It's all theory that paleolithic peoples had good omega-6:3 ratios. Except for seafood, animals are, for the most part, omega-6 rich. Plants are also generally omega-6 rich. I cannot understand how a very low (1:1) omega ratio was concluded as paleolithic. Do your damnedest to cut out seed oils and eat whole foods, a ratio of 5:1 is reasonable. Grass-fed beef is not an omega-3 rich food, contrary to popular belief. And what's the likelihood that paleolithic peoples only ate ruminants and seafood? Not pork, not fowl (you know, those omega-6 rich foods)?
I achieved a nearly 1:1 ratio with a hefty supplementation schedule. But now, having giving it some thought, think a ratio of less than 10:1 is perfectly fine without supplementation.
I take issue with the arbitrary %ages on PUFA calories as well. If you are to believe that paleolithic peoples obtained a majority of their calories from animal product, then PUFA limits also seem dubious. The only way to justify such low PUFA numbers would be to conclude that paleolithic peoples were primarily fueled by starches.
If I don't eat seafood that day, I will supplement with 1000 mg o3.
I can't always afford grass-fed meat, but I will always get grass-fed ground beef and liver. Ribeyes, NY strip, skirt, etc. are usually not grass-fed. The lamb I buy is always New Zealand grass-fed.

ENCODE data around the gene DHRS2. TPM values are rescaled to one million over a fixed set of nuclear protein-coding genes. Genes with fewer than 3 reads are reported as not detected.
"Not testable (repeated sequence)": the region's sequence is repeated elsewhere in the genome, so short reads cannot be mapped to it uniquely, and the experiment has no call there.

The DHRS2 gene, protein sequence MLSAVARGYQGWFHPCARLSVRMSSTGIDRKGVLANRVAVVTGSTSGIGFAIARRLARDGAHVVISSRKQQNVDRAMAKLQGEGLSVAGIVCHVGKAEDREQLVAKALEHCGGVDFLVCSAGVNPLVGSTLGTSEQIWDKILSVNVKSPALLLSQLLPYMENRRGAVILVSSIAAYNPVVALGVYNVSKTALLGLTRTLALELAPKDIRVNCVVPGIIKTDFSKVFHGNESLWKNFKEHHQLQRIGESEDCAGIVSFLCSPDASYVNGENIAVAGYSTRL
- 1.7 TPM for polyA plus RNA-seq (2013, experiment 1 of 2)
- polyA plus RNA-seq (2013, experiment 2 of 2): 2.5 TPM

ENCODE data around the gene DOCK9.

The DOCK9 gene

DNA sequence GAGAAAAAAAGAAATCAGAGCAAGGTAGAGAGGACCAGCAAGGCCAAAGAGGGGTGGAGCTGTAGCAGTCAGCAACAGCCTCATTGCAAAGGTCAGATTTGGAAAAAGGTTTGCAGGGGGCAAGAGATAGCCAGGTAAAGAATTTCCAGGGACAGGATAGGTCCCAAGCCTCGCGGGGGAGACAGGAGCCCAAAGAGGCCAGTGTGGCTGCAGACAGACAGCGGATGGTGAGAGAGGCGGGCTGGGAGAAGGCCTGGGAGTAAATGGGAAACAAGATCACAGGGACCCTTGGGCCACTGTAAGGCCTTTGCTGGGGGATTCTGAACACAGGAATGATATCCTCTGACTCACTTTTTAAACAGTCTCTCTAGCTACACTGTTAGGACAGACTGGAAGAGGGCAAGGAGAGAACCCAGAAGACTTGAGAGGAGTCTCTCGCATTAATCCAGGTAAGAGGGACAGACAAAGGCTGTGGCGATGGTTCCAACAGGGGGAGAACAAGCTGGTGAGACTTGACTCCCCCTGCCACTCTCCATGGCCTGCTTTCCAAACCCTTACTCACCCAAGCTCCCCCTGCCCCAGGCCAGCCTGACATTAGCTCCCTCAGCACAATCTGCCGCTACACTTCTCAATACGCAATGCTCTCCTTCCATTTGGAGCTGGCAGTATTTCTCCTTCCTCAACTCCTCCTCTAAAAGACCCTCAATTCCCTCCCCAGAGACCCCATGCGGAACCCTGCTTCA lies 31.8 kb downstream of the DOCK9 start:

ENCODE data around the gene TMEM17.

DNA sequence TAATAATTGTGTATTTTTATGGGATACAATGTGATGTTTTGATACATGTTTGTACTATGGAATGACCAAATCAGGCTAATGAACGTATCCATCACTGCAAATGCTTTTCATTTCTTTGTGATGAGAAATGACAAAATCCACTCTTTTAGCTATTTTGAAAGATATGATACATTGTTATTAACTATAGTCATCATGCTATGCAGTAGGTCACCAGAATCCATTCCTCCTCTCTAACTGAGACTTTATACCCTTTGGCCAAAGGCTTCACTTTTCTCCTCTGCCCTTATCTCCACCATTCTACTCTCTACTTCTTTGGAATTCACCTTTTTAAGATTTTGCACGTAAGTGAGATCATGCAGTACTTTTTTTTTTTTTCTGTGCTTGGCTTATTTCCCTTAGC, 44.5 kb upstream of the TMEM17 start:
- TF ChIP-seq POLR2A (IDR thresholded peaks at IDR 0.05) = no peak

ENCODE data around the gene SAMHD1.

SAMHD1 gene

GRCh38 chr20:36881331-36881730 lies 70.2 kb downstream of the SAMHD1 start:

I rarely eat poultry. I don't even want to eat poultry. But when I do, I make sure it's free-range.
My eggs are always cage-free, omega-3, soy-free.
My bacon/pork is always organic.
I only use olive oil for cold uses. I cook everything in either organic unrefined coconut oil or grass-fed butter/ghee.
*Edit: I eat raw macadamia nuts and almonds a few times a week.
At the end of the day, it's a hassle keeping track of my o3:o6 ratio, but I predict it's a little skewed on the o6 side. It is enough for me to know that with Paleo, it's much better than someone on SAD.
There are only so many hours in a day.
What with all the hunting and gathering, meat preservation and preparation, berry picking and reading there's no time left for another distraction.
Tweaking O3/O6 sounds less rewarding than eating fresh oysters. Or reading Paleohacks.
I eat fish once or twice or week and don't do chicken or pork very often, so those kind of balance out. Most of the time it's grass-fed beef, butter, heavy cream, coconut oil, eggs twice a week, and hardly any nuts. My ratio was around 1:4 to 1:6 last time I checked.
I tried to eat just beef and fish for a month, but ended up craving chicken again, which is interesting because I had actually gotten really bored with it. A similar thing happens when I lay off the pork completely, so I have some bacon or ribs every now and then.
My guess is there must be some other good stuff in birds and pigs that my body needs as well.
It also makes me feel really awesome to gnaw meat right off the bone.
As long as you avoid processed crap, you're ahead of the game. As for me, pastured everything... eggs, beef & bird. My one vice is nuts, so I do supplement a small amount of fish oil & FCLO. My gut feeling is that avoiding/minimizing N-6 is equally important as grain/added sugar avoidance, & perhaps even more so. I'm 53 and have zero issues with inflammation of any kind.
I eat a pound of seafood everyday. I definitely don't worry about my ratios...
But why wonder at all. Get tested. It's easy.
I eat alot of Omega 3s (lately i have been eating alot of wild salmon heads, tons of different nutrients), so i sometimes make sure to get enough omega 6s too. I eat some extra eggs, avocados etc. But other than that i dont worry about it.